This was a pretty uneventful week event-wise until the weekend hit on Friday night, and I made my way to the Liquid Lounge for a DyerWood show. Upon my arrival I found that the night's lineup also included Dead Beat Poetry, an awesome power trio whom I'd seen before at the Crown and Harp (sans a bassist at the time), and next door at the Curtain Club the lineup featured horror punk rock band Scary Cherry and the Bang Bangs, a band I hadn't seen play in nearly two years. I don't have any photos of the Liquid show to feature, as I was working for hire that night, but I can say that the show did not disappoint. To cap off the night, I ran into some friends from local industrial metal band The Razorblade Dolls. Say hello to Skar and to Rah Stitchez!
Friday night in Dallas saw another rip-roarin', killer night of music and banter by the experience that is Ten Can Riot. The set got off to a tamer start than their last outing at the Arcade Bar, but presently the energy level rose and before you knew it, the place was rockin'. Ten Can Riot never disappoints, and a good time is always guaranteed for all.
The next night saw me making the trip to Uptown for a visit to Two Corks and a Bottle, where Emmeline played a largely instrumental set consisting of covers and a few originals. When requests were solicited, I requested one of my favorite ever tunes, the Gershwin classic "Someone to Watch Over Me." All in all, it was a pretty laid back, easygoing night in a very classy setting.
Saturday the 21st was a night of music and friends at Dunn Bros. Coffee in Addison. This was Emmeline's birthday show as well as the night she debuted a new, limited edition live EP consisting of music recorded by yours truly during the run of the Lost Art Open Mic and afterward. The set over, most of us who make up the Emmeline crew, as well as some of the other audience members, adjourned to the sidewalk outside to cut the birthday cake and socialize, eventually moving onward to IHOP to finish out the night. Times spent hanging out with friends are the best times.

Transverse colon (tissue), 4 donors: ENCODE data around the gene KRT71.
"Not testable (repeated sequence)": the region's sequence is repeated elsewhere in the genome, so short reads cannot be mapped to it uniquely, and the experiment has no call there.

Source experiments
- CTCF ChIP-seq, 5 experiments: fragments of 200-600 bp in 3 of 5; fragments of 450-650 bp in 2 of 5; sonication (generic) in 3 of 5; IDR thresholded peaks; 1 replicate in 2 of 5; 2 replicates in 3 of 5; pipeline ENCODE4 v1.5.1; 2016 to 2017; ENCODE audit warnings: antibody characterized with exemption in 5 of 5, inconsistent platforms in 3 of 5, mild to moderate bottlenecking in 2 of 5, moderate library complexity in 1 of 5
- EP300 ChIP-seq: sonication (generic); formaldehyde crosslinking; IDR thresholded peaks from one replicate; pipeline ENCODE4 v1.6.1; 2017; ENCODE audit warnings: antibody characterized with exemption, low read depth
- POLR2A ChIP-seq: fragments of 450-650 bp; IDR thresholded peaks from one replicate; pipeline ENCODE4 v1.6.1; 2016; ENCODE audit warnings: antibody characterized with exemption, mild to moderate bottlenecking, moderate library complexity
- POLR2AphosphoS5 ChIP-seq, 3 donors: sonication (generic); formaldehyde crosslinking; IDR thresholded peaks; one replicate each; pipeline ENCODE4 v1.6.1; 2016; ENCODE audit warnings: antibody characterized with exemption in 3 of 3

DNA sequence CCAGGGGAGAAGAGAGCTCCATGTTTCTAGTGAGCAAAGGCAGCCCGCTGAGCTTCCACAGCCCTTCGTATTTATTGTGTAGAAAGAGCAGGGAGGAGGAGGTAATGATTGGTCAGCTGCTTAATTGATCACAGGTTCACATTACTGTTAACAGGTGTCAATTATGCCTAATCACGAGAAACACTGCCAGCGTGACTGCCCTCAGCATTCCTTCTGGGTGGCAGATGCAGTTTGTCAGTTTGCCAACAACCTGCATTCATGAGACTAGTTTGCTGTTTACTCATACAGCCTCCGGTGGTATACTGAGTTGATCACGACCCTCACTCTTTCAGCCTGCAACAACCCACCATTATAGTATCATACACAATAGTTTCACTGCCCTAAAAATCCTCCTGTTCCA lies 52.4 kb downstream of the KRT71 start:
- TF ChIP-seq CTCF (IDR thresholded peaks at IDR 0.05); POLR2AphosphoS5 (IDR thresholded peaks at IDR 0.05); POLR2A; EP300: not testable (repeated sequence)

Saturday evening I made the trip up to Denton to see a musician who came highly recommended by a friend, local performer Karyna Micaela. I had in fact met her two months earlier at the West End Pub during an Emmeline show, but had missed her the last time she had performed at the Café Du Luxe. This time I made it and can say that the set was well worth the drive. Karyna plays both keyboard and ukulele, and was accompanied live by a drummer. I will make sure to see her play again and you should check her out at her Facebook page.
Desmene Statum, Roderick Richardson, Lilly Penhall, B.A., Gordon Hilgers, Bunny Trahan, Amano Pepper Tucker, Jesse Doughty, Alex Hayley Beausejour, Josh Weir, and Peggy Sue capped off a great night at Mad Swirl which began with a double feature performance by Carlos and Opalina Salas. A bevy of dynamic first time readers and performers made this night one to remember.
I was pleased to have been able to assist in the booking of the first ever live show for Chemical Fingerprint, which took place at Reno's Chop Shop on Friday night. I know Cherina Craft-Davidson from her days booking shows for the old Tomcats venue in Deep Ellum, and just recently reconnected with her via Facebook (social networking sites do actually prove useful on occasion). The audience started out small, not knowing what to expect from this unfamiliar and untested band, but grew larger and more enthusiastic such that near the end of the set one audience member turned to me and said, "These guys are bad ass!" And they were, even with only the two of them (drums and guitar only, as the bassist was injured and unable to attend) and a one-song-only guest vocalist.